Correspondents report on the mood in Rome and Paris following Italy's victory against France in the World Cup.
DAVID WILLEY, ROME
Italians celebrated their World Cup victory in a night-long fiesta in the streets of Rome and other cities down the peninsula, all the way from the Alps to Sicily.
It was a very noisy and totally triumphant night of celebrations.
Fans surged into Pisa's "Miracle Square" to celebrate victory
They sang the Italian national anthem, they chanted "Italia, Italia" and the singing, the flag-waving and the firecrackers went on till dawn.
Now municipal workers are sweeping up the broken bottles and clearing the rubbish the joyful crowds left in the streets.
Tens of thousands of fans draped themselves in Italy's red, white and green flag as they paraded through the night.
In Rome the police had to intervene at least twice when groups of hooligans attacked and damaged a mobile police post in the Piazza Venezia with bottles and cobblestones they had torn up from the road.
Police also used teargas to clear another famous central piazza, the Flower Market, when rival gangs became violent and smashed tables and cafe chairs and threw more bottles.
Arrests for acts of hooliganism, minor injuries and damage to cars were reported in several other cities, including Milan, Ancona and Naples.
In Milan, over-excited fans hijacked a bus and forced the driver to hand over his keys.
The message to France from these Italy fans in Australia was clear
They danced on the roof of the bus as it careered through the city.
Italian newspapers are carrying predictable banner headlines.
"Italy, the heart of the world", says Rome's Il Messaggero, on top of a photograph of the team with their coach. "Mythical" screams one of the sports dailies. La Repubblica also has a single word across the top - "Champions".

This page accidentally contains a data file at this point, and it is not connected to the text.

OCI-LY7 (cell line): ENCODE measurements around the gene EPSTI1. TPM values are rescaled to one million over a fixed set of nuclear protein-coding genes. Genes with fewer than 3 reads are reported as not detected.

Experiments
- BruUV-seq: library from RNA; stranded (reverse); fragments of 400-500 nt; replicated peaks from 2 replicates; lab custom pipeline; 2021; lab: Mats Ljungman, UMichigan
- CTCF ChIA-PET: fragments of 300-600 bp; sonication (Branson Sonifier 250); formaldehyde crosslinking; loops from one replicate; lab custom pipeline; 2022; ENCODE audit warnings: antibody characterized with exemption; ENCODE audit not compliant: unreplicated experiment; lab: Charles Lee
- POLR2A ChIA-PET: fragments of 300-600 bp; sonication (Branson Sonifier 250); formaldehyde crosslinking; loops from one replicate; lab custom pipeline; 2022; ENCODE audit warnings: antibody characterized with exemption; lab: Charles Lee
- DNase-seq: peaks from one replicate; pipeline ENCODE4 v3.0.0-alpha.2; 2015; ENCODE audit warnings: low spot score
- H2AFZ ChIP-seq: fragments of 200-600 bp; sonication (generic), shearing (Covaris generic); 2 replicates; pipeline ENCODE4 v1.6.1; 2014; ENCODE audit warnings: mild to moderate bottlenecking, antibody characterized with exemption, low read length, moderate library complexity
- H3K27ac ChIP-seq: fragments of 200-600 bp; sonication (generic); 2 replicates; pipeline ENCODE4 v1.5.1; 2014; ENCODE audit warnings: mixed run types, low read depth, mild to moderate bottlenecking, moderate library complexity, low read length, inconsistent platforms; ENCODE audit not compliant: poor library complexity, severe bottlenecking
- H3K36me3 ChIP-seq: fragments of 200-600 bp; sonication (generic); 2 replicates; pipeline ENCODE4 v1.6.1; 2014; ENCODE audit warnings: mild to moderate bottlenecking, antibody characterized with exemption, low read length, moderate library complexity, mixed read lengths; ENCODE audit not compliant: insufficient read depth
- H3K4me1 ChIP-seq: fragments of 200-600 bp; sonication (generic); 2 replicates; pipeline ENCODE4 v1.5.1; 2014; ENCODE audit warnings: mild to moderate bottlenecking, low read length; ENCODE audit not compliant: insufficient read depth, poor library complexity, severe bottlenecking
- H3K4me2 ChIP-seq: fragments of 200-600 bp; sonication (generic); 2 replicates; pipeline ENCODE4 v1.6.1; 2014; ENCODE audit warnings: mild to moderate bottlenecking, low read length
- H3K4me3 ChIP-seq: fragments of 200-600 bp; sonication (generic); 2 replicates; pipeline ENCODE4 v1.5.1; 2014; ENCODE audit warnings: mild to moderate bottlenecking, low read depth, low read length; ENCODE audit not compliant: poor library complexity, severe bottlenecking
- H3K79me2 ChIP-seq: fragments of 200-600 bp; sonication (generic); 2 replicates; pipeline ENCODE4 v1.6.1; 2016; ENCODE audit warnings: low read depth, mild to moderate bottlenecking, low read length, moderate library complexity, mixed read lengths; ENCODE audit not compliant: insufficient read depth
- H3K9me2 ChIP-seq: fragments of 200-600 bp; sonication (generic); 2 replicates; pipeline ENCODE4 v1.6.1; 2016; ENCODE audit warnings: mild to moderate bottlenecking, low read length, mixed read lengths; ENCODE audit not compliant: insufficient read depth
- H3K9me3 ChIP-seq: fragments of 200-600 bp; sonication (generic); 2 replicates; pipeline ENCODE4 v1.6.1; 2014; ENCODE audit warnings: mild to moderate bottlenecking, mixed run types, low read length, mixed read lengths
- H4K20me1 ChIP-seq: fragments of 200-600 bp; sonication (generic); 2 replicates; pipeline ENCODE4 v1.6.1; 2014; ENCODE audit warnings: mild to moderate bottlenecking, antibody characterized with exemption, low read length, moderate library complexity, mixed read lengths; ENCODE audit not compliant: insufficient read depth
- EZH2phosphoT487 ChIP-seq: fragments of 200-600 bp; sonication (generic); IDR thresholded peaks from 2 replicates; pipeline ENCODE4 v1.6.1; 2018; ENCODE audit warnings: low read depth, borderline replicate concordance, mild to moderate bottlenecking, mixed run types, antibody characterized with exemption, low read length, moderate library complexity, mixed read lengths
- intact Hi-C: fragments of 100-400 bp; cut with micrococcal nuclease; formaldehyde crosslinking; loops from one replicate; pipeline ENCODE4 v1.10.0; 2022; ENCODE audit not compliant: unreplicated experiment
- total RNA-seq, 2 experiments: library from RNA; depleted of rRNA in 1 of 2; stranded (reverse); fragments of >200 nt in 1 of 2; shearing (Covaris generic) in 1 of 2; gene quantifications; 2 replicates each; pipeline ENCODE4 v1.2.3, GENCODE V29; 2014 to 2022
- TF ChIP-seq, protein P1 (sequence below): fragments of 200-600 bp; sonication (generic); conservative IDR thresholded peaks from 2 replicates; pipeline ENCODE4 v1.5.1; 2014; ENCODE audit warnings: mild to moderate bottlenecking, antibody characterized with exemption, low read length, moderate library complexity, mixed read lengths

There will be a big homecoming ceremony for the Azzurri, the Blues, as the national team are called in Italian, later in the day.
The newly elected Italian President, Giorgio Napolitano, was among the first to congratulate the winning team.
He joined in and sang along with them in their changing rooms at the Berlin stadium.
"You were great," he told them, thanking them for restoring a sense of national pride.
Prime Minister Romano Prodi told Italians on television the victory had been fought to the last drop of blood.
Six members of the winning team belong to the Italian first division club Juventus, which is at the centre of a huge match-fixing scandal.
Their club could be relegated from the first to the third division and stripped of its league championship titles for the last two seasons by a sports tribunal that is sitting here in Rome.
A verdict is expected later this week.
But Italians are showing little interest today in possible sanctions against their World Cup stars.
They only want to taste the full flavour of victory in Berlin, their first in the World Cup for 24 years.
CAROLINE WYATT, PARIS
France has lost the World Cup final, with the nation shocked by France captain Zinedine Zidane losing his cool and being sent off in extra time after head-butting Marco Materazzi.
The loss of such a key player may have cost the country victory and has left France searching for answers.
France fans in Marseille, Zidane's home town, reacted with shock and dismay
As France wakes up, still bitterly disappointed, the biggest question is what exactly went wrong for Zidane.
This was his last match as captain and the last game of his professional career, after a World Cup in which he had inspired the team and taken them to the very brink of victory with an early goal in the final.
Yet well into extra time, the man from a poor immigrant family who had become an icon for France suddenly lost his cool, head-butting Materazzi after the Italian player appeared to provoke him.
Zidane was sent off with disastrous results for France's penalty shoot-out, leaving the nation frustrated and upset.
"Well, he merited what he got," said one French fan.
"It's his own fault. So he has to assume responsibility and it's a shame, it's a pity for the team, because that really was a knockout for the French team and... that was a moral knockout."
"It was a pity for Zidane to finish like this," said another fan.
"But he made a large mistake, that's a pity. But a very, very good match and we hope next time the French win of course."
President Jacques Chirac was in Berlin to watch the match and expressed his puzzlement at Zidane's behaviour.
But, he added, the France captain had embodied the best of French sport throughout his career.
While the French are trying to take their defeat philosophically, the result has reinforced a sense of gloom here - and the feeling that France itself is no longer a lucky nation.